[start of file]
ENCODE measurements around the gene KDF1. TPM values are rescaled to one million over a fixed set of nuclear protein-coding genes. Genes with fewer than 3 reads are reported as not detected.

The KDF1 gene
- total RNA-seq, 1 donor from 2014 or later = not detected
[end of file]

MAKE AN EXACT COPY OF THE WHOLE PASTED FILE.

ENCODE measurements around the gene KDF1. TPM values are rescaled to one million over a fixed set of nuclear protein-coding genes. Genes with fewer than 3 reads are reported as not detected.

The KDF1 gene
- total RNA-seq, 1 donor from 2014 or later = not detected